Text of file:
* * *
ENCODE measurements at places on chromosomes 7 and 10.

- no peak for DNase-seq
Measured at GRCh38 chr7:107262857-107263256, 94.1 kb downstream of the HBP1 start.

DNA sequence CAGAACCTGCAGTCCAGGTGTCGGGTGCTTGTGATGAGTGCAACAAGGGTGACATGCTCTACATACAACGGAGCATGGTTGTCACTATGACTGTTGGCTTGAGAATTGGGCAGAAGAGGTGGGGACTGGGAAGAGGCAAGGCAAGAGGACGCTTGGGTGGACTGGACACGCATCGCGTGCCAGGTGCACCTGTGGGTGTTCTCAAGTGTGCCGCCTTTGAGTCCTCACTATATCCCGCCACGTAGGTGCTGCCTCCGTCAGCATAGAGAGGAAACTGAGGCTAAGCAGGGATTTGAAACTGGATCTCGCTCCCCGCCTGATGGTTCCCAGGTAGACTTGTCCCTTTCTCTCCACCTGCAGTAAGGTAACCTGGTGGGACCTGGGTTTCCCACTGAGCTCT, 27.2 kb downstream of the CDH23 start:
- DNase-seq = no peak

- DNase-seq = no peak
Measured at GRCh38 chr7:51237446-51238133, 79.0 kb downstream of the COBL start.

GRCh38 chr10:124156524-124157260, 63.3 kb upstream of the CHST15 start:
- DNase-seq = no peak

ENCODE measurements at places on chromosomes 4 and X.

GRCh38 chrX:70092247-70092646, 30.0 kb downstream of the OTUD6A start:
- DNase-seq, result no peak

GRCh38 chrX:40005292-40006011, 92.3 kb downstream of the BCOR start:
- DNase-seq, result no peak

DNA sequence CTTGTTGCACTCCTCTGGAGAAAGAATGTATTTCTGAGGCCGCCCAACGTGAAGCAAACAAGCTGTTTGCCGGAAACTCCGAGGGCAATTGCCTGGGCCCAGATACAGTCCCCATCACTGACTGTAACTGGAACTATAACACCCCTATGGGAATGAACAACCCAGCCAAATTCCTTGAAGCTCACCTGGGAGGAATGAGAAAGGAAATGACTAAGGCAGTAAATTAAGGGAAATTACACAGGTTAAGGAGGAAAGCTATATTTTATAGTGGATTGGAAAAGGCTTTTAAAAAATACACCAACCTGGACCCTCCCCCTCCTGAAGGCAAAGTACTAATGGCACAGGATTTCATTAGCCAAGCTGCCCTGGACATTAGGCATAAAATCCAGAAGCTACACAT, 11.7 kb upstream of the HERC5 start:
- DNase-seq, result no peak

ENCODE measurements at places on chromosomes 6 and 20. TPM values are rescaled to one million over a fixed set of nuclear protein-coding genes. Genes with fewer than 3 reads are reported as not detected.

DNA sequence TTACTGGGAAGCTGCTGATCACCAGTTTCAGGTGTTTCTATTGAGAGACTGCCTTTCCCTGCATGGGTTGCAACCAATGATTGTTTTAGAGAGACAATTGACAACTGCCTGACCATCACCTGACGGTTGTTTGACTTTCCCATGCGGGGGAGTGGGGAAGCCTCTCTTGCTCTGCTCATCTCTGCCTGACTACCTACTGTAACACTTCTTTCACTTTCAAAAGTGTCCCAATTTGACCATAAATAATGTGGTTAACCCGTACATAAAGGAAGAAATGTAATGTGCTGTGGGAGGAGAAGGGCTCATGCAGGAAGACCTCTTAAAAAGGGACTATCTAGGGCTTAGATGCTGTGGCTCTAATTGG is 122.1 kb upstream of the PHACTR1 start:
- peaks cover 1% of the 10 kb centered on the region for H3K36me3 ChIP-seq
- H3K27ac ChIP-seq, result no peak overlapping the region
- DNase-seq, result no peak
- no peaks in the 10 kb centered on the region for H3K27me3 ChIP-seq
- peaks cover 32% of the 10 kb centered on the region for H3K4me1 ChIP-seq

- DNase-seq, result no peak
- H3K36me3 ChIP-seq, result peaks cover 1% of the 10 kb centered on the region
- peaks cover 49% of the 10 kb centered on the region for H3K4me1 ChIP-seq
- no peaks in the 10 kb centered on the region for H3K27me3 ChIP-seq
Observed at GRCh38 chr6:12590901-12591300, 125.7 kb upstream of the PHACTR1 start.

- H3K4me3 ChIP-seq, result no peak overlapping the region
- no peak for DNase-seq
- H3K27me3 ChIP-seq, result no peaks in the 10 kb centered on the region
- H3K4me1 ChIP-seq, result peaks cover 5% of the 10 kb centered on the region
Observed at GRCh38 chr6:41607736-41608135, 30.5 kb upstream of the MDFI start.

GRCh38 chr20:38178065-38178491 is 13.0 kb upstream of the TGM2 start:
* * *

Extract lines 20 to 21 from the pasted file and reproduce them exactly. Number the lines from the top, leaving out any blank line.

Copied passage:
- H3K27ac ChIP-seq, result no peak overlapping the region
- DNase-seq, result no peak